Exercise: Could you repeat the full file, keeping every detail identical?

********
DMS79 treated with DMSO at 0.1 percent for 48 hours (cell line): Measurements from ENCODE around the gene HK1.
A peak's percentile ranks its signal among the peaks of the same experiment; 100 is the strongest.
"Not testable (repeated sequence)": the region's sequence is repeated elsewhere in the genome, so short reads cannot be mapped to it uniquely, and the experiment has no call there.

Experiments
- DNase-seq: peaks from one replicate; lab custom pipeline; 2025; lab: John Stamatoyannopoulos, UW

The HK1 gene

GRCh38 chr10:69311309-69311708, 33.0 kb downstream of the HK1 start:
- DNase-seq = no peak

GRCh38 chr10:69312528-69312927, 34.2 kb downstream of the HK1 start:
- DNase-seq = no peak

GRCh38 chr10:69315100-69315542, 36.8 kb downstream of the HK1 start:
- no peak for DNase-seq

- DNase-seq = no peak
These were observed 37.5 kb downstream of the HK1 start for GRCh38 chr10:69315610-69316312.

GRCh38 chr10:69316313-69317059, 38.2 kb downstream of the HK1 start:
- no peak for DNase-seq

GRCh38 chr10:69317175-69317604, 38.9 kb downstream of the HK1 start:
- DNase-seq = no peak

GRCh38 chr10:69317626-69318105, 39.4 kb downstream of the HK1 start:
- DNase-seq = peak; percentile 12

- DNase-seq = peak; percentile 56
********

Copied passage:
DMS79 treated with DMSO at 0.1 percent for 48 hours (cell line): Measurements from ENCODE around the gene HK1.
A peak's percentile ranks its signal among the peaks of the same experiment; 100 is the strongest.
"Not testable (repeated sequence)": the region's sequence is repeated elsewhere in the genome, so short reads cannot be mapped to it uniquely, and the experiment has no call there.

Experiments
- DNase-seq: peaks from one replicate; lab custom pipeline; 2025; lab: John Stamatoyannopoulos, UW

The HK1 gene

GRCh38 chr10:69311309-69311708, 33.0 kb downstream of the HK1 start:
- DNase-seq = no peak

GRCh38 chr10:69312528-69312927, 34.2 kb downstream of the HK1 start:
- DNase-seq = no peak

GRCh38 chr10:69315100-69315542, 36.8 kb downstream of the HK1 start:
- no peak for DNase-seq

- DNase-seq = no peak
These were observed 37.5 kb downstream of the HK1 start for GRCh38 chr10:69315610-69316312.

GRCh38 chr10:69316313-69317059, 38.2 kb downstream of the HK1 start:
- no peak for DNase-seq

GRCh38 chr10:69317175-69317604, 38.9 kb downstream of the HK1 start:
- DNase-seq = no peak

GRCh38 chr10:69317626-69318105, 39.4 kb downstream of the HK1 start:
- DNase-seq = peak; percentile 12

- DNase-seq = peak; percentile 56